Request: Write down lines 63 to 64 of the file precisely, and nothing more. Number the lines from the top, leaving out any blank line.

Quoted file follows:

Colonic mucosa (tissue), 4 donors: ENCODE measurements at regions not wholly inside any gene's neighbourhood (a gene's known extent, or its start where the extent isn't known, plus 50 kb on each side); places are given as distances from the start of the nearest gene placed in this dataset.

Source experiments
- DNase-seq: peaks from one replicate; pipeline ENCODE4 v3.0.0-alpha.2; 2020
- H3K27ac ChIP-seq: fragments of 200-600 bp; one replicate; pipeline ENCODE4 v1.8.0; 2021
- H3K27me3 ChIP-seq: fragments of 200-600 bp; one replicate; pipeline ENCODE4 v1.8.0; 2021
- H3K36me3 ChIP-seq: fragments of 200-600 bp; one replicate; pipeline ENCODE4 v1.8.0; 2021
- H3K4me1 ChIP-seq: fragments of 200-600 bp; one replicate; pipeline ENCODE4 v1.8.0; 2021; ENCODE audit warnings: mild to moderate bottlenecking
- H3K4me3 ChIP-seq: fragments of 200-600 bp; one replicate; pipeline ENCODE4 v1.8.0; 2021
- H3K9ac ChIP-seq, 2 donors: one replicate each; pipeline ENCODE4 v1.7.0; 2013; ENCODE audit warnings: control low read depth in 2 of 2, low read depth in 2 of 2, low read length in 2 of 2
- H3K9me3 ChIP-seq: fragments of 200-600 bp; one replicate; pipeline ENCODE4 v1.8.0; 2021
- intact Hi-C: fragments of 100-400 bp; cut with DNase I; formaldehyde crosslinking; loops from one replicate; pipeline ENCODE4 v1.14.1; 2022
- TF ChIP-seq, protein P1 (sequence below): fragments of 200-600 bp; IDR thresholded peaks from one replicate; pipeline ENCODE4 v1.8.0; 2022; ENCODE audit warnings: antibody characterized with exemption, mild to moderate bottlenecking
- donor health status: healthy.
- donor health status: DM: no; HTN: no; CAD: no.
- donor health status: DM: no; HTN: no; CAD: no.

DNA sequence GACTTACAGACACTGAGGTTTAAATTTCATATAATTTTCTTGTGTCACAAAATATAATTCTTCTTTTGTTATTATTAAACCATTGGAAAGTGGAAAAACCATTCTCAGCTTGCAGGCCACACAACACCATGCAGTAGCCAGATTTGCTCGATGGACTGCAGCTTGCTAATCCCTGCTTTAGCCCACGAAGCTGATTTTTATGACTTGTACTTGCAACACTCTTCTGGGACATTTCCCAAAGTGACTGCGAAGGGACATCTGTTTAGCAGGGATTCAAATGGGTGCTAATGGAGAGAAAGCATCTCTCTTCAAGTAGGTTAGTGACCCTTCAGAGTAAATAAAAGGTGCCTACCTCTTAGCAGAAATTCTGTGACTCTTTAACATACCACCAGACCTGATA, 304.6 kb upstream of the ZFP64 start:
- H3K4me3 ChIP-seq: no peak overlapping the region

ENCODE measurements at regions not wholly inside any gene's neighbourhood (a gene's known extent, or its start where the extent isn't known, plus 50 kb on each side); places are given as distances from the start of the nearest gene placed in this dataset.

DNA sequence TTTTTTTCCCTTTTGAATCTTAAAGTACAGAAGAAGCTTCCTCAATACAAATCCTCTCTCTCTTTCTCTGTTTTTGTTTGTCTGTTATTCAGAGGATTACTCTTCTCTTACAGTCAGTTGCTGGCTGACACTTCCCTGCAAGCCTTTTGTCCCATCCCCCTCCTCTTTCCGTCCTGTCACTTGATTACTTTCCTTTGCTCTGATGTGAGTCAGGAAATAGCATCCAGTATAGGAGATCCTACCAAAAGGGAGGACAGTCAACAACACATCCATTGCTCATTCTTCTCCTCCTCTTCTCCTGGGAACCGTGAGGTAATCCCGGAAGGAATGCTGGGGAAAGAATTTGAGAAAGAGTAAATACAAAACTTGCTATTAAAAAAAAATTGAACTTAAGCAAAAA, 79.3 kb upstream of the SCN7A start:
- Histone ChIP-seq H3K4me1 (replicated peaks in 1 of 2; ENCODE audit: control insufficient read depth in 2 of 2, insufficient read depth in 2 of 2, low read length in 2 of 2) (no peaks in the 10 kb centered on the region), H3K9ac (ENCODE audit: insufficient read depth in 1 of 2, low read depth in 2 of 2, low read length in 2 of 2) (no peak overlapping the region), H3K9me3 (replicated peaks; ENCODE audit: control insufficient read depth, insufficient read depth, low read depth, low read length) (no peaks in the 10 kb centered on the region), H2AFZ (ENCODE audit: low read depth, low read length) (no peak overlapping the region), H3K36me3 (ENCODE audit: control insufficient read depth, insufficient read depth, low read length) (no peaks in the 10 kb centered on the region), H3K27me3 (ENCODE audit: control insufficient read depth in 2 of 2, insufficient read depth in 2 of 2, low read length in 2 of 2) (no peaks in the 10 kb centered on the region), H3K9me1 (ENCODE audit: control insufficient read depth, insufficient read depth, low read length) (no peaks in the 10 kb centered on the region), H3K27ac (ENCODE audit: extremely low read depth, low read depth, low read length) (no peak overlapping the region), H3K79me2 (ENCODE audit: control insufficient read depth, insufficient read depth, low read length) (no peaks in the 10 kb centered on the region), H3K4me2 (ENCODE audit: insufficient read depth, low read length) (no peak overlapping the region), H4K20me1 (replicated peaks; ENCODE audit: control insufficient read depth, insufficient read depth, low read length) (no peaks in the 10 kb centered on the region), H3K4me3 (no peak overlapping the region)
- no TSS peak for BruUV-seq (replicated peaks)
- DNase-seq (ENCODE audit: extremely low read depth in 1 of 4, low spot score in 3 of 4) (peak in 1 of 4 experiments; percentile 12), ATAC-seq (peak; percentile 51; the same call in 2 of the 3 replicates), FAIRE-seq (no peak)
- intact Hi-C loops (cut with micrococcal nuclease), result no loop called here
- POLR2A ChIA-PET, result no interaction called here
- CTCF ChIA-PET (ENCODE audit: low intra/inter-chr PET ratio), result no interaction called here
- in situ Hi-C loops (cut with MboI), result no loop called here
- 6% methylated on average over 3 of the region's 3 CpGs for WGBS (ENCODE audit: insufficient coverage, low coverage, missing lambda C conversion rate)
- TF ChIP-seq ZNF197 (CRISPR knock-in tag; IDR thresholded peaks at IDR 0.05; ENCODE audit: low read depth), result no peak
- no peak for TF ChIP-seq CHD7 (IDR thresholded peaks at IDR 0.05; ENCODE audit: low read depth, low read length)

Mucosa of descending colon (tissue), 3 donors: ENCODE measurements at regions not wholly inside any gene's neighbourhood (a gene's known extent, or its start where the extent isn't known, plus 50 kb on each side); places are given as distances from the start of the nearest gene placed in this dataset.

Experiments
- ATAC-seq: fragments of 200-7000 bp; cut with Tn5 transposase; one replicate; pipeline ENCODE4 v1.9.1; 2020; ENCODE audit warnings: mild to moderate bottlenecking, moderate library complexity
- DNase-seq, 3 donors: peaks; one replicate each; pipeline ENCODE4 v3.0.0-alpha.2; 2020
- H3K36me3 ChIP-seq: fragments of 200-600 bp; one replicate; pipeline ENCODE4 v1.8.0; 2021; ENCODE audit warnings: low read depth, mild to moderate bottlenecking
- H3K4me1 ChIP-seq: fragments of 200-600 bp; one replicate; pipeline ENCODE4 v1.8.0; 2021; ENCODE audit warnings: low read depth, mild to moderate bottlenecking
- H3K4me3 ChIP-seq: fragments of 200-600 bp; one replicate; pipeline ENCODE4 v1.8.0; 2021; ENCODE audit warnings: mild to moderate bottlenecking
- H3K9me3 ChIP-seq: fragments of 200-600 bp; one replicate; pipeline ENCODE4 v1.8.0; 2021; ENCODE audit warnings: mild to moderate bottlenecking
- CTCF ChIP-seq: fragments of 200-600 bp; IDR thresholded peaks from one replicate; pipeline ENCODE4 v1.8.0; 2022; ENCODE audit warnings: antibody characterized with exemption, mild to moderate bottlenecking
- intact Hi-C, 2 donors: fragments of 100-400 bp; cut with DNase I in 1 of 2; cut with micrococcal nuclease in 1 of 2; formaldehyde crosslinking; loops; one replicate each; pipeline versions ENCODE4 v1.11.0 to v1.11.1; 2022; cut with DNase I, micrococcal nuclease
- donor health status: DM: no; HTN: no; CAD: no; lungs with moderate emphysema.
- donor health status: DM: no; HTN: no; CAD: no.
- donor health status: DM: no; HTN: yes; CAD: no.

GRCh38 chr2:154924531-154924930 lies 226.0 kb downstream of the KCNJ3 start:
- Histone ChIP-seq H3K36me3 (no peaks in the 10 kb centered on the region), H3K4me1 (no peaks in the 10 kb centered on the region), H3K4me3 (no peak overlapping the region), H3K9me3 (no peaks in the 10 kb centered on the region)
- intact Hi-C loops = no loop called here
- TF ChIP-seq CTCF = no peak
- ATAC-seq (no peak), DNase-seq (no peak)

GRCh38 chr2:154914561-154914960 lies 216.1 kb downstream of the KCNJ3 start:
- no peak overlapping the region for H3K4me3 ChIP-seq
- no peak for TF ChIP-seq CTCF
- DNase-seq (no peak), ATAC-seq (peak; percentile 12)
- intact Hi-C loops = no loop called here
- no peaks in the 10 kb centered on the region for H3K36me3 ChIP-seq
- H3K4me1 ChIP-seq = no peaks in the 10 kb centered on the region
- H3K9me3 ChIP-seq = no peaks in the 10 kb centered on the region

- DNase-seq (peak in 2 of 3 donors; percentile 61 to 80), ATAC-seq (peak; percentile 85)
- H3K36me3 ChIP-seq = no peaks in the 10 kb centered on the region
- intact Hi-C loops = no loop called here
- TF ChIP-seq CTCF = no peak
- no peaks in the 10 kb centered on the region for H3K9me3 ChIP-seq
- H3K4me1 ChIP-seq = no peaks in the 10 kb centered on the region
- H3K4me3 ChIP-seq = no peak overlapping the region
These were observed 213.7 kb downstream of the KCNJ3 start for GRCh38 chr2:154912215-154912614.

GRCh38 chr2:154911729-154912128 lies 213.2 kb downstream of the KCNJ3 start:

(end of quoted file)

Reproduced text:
These were observed 213.7 kb downstream of the KCNJ3 start for GRCh38 chr2:154912215-154912614.

GRCh38 chr2:154911729-154912128 lies 213.2 kb downstream of the KCNJ3 start: